After a 30-year career producing movies such as "Nuts," "Beaches" and "Sister Act," Teri Schwartz was named the first dean of Loyola Marymount University's School of Film and Television in 2003. With about 500 undergraduate students and 150 graduate students, Loyola Marymount's film school is dwarfed by powerhouse schools at UCLA, USC and New York University. Schwartz said she isn't interested in creating a smaller version of those schools but a program that emphasizes storytelling grounded in humanistic values consistent with the Jesuit institution's own core values. Loyola Marymount spun off the School of Film and Television from its College of Communication and Fine Arts. Schwartz began her career in the early 1970s as an independent filmmaker and went on to form a production company with Goldie Hawn, with whom she worked on several projects.


Question: What attracted you to this position?
Answer:
I love to create and build and this gave me the opportunity to create and build what I hope will be the premier school of film and television. I love the university (Loyola Marymount). I also love the values of the university, the commitment to social justice.


Q: How do you expect to elevate the profile of the relatively obscure Loyola film school?
A:
First of all, we have a comprehensive public relations and marketing strategy that is in motion. No. 2, we're developing a visiting artists' program that connects students to industry experts and people working in the industry. No. 3, by entering in the contests and winning them. We have very talented students who are both participating in and winning at very important festivals.


Q: Much of Hollywood depends on personal connections. With Loyola being smaller and newer, how can you expect your students to have the same opportunities as those from more established schools?
A:
Again, we are building out our identity and outreach in a very significant way. We do have a track record. There's a lot of wonderful alumni we have (of predecessor programs) and we have a dean who's strongly connected to the entire industry landscape.


Q: What courses are being offered and who is teaching them?
A:
We have five programs: film, television, animation, screenwriting and recording arts. We have 24 full-time faculty and 30 part-time faculty and adjuncts. What makes us unique is that we have an approach to storytelling that ties all of our programs together. There's a thematic vision that binds everything we do.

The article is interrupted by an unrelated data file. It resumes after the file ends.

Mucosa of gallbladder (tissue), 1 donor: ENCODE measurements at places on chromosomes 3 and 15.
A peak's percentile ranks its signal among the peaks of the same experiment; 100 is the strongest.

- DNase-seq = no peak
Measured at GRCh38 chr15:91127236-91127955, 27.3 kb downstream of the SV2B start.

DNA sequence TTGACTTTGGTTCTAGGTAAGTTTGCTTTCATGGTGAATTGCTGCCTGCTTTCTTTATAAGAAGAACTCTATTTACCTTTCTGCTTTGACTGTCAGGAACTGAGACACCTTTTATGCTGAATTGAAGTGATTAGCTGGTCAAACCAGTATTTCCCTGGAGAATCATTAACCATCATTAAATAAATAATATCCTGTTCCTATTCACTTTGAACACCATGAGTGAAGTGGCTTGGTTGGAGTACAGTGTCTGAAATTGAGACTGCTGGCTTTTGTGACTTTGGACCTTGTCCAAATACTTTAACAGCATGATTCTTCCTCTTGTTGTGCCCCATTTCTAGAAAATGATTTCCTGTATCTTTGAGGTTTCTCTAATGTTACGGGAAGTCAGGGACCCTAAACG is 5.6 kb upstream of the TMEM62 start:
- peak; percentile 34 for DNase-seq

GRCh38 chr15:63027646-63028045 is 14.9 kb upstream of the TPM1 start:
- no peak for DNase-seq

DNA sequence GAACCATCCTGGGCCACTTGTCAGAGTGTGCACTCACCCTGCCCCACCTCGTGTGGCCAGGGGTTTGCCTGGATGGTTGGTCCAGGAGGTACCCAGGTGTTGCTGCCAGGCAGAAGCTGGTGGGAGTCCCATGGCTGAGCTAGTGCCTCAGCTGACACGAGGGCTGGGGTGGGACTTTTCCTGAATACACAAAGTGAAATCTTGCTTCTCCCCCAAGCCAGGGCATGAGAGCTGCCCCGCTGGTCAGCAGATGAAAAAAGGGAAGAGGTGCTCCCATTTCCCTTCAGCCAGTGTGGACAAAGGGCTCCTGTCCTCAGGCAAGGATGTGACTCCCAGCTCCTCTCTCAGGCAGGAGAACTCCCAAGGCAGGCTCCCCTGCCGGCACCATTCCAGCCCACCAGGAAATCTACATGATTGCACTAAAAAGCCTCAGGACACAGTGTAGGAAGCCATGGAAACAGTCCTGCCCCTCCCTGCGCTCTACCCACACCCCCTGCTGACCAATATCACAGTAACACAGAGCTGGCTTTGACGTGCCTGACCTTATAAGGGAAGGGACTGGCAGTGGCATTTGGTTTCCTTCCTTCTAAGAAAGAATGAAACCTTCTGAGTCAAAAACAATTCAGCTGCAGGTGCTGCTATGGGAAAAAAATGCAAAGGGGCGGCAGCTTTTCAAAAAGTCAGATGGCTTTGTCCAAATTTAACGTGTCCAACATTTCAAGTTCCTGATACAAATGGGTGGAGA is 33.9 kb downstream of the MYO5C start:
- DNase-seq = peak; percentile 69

Q: What is that vision?
A:
I've asked our school to be a vision of light grounded in humanistic values and diversity. Out of this reservoir is where I believe the storytellers of tomorrow are going to come. The kinds of filmmakers we're developing and nurturing here will be steeped in those values we're talking about, which are grace, depth and artistry.


Q: How do you reconcile that vision with the historically ego- and money-driven nature of Hollywood?
A:
I don't know that we should single out Hollywood. The nature of that question is cynical. You could apply this question to any business or industry today. I do think there are interesting films that get made in Hollywood "Lord of the Rings," "Million Dollar Baby," "The Aviator," "The Upside of Anger." These are all deeply thought-out films that explore all aspects of human nature.


Q: So you don't think Hollywood has reached a creative dead end?
A:
It goes through cycles. You should look at it as you look at any business. The studios tend to be conservative and hedge their bets by investing in things that have the best chance of producing a return on that investment.


Q: Do you do any teaching yourself?
A:
I do not teach right now. We're in the early days of building out the school. Everything is in play here and everything is in motion. We're about to embark on a major fundraising effort; we're doing a public relations effort; we're reaching out to the filmmaking community. I start really early like around 7 and I don't get done until late.